RALEIGH, N.C. (AP) — The Latest on litigation between North Carolina's Democratic governor and Republican legislative leaders over the governor's powers (all times local):
A panel of judges says a law approved by North Carolina Republican lawmakers shifting election oversight powers away from the new Democratic governor won't be enforced until Goy. Roy Cooper's lawsuit challenging those changes is resolved.
Three judges are issuing an injunction that extends a temporary block on carrying out the law that would merge the State Board of Election and the State Ethics Commission. The word came late Thursday from a court administrator writing to the lawyers in the case on behalf of the judges.
The ruling came a few hours after the judges heard oral arguments from attorneys for Cooper and Republican legislative leaders. Cooper argues the legislature went too far in giving lawmakers half of the appointments on the new combined board when it's his job to ensure election laws are faithfully executed.
A hearing has ended on a law passed by North Carolina Republican legislators that shifted authority over elections away from the new Democratic governor, with no immediate ruling on whether its enforcement will face further delays.
The panel of three state judges heard more than two hours of arguments Thursday from lawyers for Gov. Roy Cooper and GOP legislative leaders. One judge said the panel is aware of the urgency for a ruling. A temporary hold for carrying out the law expires early next week.
Cooper sued to block the law that was approved two weeks before he took office. The law merged the State Board of Elections and State Ethics Commission. His lawyer told the judges the composition of the combined panel is unconstitutional because legislators would interfere with Cooper's duties to carry out laws. Attorneys for the lawmakers disagree.
Lawyers for North Carolina's new Democratic governor and Republican lawmakers are arguing about whether a law passed quickly last month unlawfully limited Gov. Roy Cooper's powers to carry out elections.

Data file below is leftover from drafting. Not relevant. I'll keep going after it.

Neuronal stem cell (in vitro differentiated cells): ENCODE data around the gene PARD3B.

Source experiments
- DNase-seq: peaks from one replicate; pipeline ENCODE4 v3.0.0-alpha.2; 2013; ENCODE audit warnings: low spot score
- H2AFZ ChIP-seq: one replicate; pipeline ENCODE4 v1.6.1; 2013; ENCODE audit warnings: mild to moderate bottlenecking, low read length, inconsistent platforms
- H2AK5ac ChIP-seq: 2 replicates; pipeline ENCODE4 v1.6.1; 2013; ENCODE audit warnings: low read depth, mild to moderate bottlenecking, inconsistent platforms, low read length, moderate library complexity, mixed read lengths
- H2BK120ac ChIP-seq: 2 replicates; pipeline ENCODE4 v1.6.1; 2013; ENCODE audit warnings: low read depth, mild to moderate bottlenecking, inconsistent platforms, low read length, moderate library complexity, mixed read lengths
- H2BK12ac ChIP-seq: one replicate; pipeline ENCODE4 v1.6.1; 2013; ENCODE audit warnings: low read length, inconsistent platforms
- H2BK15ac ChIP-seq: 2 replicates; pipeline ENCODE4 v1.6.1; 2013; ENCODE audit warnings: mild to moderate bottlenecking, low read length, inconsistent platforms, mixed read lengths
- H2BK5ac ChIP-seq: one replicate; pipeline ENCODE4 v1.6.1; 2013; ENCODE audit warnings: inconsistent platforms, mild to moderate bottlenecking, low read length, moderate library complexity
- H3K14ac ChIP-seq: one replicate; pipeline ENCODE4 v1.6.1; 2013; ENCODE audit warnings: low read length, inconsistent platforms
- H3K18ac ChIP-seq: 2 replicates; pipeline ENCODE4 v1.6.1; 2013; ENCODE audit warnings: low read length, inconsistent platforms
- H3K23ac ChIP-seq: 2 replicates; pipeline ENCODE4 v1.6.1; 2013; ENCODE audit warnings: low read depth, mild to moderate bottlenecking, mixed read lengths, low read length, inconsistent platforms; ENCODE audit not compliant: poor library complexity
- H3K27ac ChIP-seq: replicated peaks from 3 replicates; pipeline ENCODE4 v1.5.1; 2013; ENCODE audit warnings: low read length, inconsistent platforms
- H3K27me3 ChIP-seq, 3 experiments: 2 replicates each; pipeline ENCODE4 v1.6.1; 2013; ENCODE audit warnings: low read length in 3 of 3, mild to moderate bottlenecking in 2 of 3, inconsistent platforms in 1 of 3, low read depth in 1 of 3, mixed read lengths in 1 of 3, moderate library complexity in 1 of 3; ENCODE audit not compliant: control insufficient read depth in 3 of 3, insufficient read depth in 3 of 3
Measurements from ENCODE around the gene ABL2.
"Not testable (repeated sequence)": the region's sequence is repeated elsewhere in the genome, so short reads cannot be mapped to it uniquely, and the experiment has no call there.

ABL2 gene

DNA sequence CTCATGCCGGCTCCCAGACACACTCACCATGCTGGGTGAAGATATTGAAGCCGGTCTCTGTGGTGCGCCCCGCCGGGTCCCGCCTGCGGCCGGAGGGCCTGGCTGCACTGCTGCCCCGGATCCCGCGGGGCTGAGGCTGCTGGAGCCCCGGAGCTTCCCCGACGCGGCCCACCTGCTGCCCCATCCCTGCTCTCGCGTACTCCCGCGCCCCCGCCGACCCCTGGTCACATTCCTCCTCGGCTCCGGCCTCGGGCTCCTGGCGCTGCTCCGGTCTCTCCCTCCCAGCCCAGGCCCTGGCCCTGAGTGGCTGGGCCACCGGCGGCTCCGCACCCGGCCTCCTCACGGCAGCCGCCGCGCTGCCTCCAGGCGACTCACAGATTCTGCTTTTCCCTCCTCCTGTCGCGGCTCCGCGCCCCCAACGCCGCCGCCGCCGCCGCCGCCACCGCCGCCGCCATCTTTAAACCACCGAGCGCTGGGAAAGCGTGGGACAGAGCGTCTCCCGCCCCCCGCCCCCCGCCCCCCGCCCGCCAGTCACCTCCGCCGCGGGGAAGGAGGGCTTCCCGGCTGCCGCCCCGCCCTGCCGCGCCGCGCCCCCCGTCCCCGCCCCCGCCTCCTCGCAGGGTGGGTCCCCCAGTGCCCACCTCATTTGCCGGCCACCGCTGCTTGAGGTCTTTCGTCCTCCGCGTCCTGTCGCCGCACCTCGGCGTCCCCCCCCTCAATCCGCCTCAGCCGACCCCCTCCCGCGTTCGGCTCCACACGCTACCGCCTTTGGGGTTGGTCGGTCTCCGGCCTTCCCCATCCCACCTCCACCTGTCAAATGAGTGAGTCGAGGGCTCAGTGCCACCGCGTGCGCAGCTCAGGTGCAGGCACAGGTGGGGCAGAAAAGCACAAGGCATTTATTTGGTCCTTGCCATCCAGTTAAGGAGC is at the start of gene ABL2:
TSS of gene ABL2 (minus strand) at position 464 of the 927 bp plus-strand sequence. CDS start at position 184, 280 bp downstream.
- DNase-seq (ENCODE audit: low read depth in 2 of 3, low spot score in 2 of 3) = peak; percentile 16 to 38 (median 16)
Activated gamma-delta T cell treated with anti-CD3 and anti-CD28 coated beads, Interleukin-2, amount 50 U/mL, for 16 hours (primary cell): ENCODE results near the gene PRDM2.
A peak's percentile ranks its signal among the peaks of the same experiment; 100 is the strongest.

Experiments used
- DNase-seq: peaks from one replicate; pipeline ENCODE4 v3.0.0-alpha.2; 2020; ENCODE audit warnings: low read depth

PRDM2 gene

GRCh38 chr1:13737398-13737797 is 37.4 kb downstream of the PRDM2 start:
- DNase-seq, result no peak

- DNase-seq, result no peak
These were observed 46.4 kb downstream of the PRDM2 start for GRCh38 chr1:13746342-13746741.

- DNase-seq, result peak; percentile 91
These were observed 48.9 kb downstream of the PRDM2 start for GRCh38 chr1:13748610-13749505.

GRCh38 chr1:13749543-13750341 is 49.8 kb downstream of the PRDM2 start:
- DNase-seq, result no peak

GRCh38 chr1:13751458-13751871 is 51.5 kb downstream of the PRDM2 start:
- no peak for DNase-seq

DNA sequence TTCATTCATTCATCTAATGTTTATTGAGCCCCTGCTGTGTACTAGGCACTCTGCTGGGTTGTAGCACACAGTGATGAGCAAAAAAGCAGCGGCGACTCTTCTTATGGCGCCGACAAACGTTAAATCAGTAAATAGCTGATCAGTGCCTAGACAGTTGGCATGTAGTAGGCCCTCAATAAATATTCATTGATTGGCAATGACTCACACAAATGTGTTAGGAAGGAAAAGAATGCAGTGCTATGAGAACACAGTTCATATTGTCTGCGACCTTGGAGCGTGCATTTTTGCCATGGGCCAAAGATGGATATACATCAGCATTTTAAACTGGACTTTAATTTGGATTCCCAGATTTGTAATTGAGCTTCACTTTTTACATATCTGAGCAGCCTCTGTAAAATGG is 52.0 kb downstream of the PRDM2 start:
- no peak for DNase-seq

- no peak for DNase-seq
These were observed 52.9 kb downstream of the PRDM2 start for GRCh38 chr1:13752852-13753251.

A three-judge panel heard from the attorneys Thursday as it considers whether to extend a temporary hold on the law merging the State Board of Elections and State Ethics Commission. A governor previously had the power to make all election board appointments.
Cooper attorney Jim Phillips says the law went too far by giving half of the combined panel's positions to the legislative leaders.
But Noah Huffstetler, a lawyer for House and Senate leaders, says the election board always has been independent of the governor.
Cooper sued the GOP lawmakers. It's their latest conflict since he narrowly defeated Republican Gov. Pat McCrory in November.
It's unclear when the judges will rule.
The last-minute efforts of Republican lawmakers to limit the powers of North Carolina's incoming Democratic governor before he was sworn in are back in court.
A three-judge panel scheduled a hearing Thursday in Raleigh about a law new Gov. Roy Cooper sued over last week before he took office on Sunday.
Cooper argues the law passed last month to strip him of the authority to oversee elections statewide is unconstitutional. GOP legislators say the law promotes bipartisanship. A temporary hold was put on enforcing the law pending the result of Thursday's hearing.
The law merges the State Board of Elections and State Ethics Commission and splits appointment powers of the combined board between the governor and legislative leaders. The old law directed Cooper to make all election board appointments.